Through my work with cultural and creative industries and urban commons, I end up having a lot of contact with homegrown initiatives. These are people who took the initiative to start something new. Sometimes it’s a project for their community, sometimes it starts as just a way to satisfy their creative drive. One way or the other, what these individuals and groups create is meaning and value for their neighborhoods.
This meaning and value translates to financial benefit – local actors create symbolic capital which creates demand which, in a capitalist real estate market, leads to rising rent prices. The pioneers get displaced by rising rents and settle a new neighborhood. Rinse and repeat, from Williamsburg to Kreuzberg.
This is the cycle of gentrification which we are served up in the media every day, and which has begun to feel inevitable in its banality. The funny thing is, it’s not. It’s anything but inevitable; the movement against this trend starts with urban policy.
I argue that the preservation of bottom-up movements can be secured through two basic actions, which are transferrable to a large number of national and municipal contexts. If you read German, there is more of this argumentation in my forthcoming book, Städtewandel durch Kultur.
Projects which are not profit oriented need spaces which are not profit oriented in order to survive and thrive without the looming threat of displacement.
The preservation of local projects and the people who start them and keep them alive requires an integrated and cooperative approach. Projects which are not profit oriented need spaces which are not profit oriented in order to survive and thrive without the looming threat of displacement. Bottom-up projects create a tangible value for cities and regions (i.e. for tourism and marketing, as fodder for festivals and other events, as a sign of creativity and innovativeness which attracts other start-ups and businesses, etc.) – it’s critical that various administrative levels take meaningful steps to preserve them. There are several ways to locate or relocate creative and commons projects in spaces which are not profit oriented, for example:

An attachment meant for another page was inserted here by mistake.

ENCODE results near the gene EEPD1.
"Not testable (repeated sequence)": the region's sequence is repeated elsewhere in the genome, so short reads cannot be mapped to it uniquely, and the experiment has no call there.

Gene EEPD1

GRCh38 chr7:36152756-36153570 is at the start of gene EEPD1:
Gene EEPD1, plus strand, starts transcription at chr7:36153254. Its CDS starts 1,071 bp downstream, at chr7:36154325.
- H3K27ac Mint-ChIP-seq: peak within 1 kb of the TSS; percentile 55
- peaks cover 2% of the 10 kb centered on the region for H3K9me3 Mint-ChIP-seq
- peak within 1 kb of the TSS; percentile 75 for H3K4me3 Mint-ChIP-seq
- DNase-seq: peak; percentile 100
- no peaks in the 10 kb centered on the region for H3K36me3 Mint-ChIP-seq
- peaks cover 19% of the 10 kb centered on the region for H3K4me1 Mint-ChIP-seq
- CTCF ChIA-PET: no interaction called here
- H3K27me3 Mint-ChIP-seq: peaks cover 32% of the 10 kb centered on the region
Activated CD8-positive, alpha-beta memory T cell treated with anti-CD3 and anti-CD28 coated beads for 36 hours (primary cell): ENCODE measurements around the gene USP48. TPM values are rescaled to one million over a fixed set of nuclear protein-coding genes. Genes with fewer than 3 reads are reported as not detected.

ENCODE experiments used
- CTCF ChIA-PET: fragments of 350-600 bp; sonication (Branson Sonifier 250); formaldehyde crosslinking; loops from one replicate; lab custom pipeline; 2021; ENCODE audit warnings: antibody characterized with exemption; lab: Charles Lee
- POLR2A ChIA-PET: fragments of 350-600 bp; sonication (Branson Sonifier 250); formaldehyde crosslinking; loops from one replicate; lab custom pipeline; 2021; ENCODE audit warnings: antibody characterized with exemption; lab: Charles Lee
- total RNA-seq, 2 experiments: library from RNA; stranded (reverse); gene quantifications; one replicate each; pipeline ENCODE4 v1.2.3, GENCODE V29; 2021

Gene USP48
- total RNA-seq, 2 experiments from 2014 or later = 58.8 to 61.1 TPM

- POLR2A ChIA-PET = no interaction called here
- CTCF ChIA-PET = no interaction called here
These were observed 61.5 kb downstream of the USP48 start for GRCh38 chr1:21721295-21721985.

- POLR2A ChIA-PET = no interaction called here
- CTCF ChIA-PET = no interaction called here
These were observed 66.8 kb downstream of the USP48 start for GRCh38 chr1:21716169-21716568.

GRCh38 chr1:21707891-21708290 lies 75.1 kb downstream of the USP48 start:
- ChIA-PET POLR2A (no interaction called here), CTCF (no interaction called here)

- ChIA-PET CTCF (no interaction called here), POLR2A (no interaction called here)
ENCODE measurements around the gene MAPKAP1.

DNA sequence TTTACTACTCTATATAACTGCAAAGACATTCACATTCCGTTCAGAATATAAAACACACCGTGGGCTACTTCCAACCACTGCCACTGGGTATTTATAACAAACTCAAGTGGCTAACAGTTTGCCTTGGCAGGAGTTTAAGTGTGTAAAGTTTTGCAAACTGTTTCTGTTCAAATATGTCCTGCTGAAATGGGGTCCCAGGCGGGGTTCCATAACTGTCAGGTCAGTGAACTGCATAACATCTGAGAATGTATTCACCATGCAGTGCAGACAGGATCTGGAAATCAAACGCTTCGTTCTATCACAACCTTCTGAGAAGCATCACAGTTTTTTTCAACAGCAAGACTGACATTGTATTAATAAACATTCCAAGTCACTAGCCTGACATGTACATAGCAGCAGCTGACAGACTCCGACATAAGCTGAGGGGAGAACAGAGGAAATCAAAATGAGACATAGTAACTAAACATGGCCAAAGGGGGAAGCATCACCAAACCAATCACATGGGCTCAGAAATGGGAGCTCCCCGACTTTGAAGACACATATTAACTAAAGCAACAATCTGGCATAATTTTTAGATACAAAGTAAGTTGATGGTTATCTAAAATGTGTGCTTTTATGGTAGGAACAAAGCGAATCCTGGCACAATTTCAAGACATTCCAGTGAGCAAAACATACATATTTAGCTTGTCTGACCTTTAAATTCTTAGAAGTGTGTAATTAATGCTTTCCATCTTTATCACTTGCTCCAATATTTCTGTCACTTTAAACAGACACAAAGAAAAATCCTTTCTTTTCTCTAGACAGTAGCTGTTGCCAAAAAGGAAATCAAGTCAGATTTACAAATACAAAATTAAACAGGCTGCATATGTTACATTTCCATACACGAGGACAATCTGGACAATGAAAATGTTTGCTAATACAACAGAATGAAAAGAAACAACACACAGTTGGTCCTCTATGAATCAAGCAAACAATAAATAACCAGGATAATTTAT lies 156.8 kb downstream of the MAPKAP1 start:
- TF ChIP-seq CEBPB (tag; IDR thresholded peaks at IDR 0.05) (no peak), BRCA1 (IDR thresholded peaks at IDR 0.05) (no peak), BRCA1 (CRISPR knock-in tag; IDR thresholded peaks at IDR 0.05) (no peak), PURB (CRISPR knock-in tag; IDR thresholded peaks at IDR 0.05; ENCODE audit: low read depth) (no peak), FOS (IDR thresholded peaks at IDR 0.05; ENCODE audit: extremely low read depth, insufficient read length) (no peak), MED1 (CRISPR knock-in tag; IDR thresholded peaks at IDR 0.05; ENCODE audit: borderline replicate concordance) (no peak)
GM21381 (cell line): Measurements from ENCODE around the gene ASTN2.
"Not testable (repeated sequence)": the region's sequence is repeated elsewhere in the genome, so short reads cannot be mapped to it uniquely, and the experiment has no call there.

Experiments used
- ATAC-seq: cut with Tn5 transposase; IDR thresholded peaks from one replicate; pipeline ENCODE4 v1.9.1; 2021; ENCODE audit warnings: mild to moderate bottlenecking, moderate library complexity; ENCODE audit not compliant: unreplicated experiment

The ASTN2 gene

- Establish a temporary use agency to pair projects with vacant spaces.
- Establish an administrative “real estate office” which helps pair projects with available municipally-owned spaces.
- When it’s not possible to place projects in vacant spaces or municipal property, subventions (i.e. rent vouchers) can be a stopgap measure.
It’s important that initiatives are not only offered temporary spaces, but also long-term (re)location. If a vacant space is used as an incubator with high turnover, then it is equally important to offer long-term rent-controlled spaces which are centrally located for established initiatives. Administrative restructuring can play a key role in these changes.
This requires a cooperative stance on the part of the administration, which is predicated on a recognition of the tangible economic and symbolic value that commons and creative projects give cities and regions. We need a culture of open dialogue, not red tape, in order to create a truly co-created city.
Secondly, commons projects and creative industries need a seat at the table when it comes to policy-making that affects them. It’s not enough to find technocratic solutions based on expert opinions and financial planning; the focus needs to be widened beyond solely economic rationales and assessments. In particular in places where commons and creative projects have “discovered” a new neighborhood, and play or are playing a definitive role in its rehabilitation, these actors need a seat at the table and a voice in decision-making from the very beginning. Before appreciation, before rising rent prices, before gentrification and displacement, policy can be made to secure these groups’ long-term access to affordable spaces, the single most important resource for these projects after motivation and social capital.
Commons projects and creative industries need a seat at the table when it comes to policy-making that affects them.
Real estate profit maximization which kills off the source of it’s buildings’ symbolic value is inherently unsustainable in the long run. The same argumentation applies for cities. As urban real estate markets become more and more globalized, and investors look to urban housing portfolios for returns, city administrations must take up the reins to protect the initiatives which, with a wealth of creativity, innovation, and motivation, help to enrich and enliven their cities and create meaningful difference and symbolic value.